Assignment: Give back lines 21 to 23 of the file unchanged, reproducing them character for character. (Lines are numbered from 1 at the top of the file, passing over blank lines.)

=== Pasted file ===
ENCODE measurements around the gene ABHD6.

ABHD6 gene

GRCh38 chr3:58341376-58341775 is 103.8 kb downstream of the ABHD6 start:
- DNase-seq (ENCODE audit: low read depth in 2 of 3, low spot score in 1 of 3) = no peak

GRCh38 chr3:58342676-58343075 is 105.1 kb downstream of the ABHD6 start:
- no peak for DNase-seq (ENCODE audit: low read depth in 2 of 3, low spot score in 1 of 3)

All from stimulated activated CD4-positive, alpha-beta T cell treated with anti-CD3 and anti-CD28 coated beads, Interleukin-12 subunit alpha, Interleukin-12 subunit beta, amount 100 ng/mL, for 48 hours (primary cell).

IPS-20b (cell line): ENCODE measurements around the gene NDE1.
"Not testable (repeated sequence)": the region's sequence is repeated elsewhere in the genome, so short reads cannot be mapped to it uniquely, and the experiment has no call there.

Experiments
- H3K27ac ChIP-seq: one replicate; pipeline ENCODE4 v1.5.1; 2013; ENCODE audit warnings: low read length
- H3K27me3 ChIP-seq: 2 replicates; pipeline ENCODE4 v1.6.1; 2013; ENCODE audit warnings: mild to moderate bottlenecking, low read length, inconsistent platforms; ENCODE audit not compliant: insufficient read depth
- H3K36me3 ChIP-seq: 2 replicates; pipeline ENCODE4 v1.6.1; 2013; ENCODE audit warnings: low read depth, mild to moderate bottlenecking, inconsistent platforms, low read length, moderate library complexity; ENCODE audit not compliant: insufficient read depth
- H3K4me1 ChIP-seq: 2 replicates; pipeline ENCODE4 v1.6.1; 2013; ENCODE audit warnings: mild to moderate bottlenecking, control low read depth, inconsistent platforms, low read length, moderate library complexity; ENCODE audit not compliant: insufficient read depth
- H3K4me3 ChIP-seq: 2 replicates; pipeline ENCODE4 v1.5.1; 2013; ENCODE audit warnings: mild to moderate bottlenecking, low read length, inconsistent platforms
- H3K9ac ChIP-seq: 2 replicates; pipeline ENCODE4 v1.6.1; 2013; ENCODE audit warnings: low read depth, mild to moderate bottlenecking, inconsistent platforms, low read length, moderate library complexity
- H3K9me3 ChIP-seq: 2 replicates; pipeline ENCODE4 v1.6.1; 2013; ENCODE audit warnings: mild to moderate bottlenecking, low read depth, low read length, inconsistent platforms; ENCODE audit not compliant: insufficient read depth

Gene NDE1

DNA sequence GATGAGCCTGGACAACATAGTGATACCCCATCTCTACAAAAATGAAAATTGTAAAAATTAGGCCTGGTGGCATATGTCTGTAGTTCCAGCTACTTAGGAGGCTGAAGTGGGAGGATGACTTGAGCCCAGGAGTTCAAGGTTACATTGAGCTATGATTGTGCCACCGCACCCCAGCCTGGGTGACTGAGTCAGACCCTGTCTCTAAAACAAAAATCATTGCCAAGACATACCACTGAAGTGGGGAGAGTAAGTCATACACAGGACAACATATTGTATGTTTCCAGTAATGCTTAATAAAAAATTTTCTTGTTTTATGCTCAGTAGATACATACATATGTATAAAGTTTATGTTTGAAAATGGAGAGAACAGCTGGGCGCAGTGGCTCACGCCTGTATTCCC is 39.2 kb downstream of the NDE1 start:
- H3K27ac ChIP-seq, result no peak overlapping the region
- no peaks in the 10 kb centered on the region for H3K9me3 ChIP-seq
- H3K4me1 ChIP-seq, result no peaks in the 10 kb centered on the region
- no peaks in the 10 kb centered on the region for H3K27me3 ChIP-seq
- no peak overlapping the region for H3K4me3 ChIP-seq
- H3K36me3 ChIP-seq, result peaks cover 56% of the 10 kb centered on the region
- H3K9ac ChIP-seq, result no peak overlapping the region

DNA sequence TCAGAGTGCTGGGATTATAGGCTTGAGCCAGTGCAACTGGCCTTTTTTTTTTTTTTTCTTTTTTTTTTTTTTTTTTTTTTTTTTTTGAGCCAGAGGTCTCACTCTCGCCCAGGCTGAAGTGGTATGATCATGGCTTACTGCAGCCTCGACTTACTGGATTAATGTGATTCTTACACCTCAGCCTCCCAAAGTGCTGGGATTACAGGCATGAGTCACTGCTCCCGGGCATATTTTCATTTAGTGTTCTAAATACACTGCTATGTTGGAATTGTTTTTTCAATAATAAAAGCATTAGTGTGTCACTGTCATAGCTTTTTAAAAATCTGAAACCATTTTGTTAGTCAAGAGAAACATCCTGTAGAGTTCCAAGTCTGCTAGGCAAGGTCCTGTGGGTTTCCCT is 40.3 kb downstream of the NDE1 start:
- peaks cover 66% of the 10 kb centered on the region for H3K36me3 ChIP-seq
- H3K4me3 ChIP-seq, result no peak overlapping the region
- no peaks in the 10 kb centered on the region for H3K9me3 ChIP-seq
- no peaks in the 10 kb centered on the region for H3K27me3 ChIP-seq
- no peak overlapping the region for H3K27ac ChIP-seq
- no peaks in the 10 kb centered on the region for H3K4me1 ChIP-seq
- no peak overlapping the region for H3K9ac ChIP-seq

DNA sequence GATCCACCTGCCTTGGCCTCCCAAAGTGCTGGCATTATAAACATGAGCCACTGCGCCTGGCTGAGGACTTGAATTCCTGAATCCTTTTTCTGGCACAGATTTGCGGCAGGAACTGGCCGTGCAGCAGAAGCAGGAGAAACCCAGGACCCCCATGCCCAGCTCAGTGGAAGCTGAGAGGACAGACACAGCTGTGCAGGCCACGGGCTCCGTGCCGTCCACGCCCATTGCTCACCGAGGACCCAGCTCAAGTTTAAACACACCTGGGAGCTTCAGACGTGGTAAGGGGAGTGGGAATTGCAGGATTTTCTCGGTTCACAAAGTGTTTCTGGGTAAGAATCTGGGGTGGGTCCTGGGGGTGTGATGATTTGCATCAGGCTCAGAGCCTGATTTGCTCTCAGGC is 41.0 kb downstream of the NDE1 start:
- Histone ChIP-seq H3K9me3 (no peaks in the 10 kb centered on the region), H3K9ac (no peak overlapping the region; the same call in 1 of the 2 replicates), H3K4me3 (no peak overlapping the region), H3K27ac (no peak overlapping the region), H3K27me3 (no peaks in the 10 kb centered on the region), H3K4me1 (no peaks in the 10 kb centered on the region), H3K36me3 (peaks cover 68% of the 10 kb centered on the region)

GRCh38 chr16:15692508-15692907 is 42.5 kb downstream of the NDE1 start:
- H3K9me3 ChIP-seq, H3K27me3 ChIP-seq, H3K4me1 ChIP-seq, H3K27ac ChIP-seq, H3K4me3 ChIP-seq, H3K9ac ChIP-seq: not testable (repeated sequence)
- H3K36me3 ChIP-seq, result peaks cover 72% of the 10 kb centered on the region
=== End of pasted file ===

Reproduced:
- no peaks in the 10 kb centered on the region for H3K9me3 ChIP-seq
- H3K4me1 ChIP-seq, result no peaks in the 10 kb centered on the region
- no peaks in the 10 kb centered on the region for H3K27me3 ChIP-seq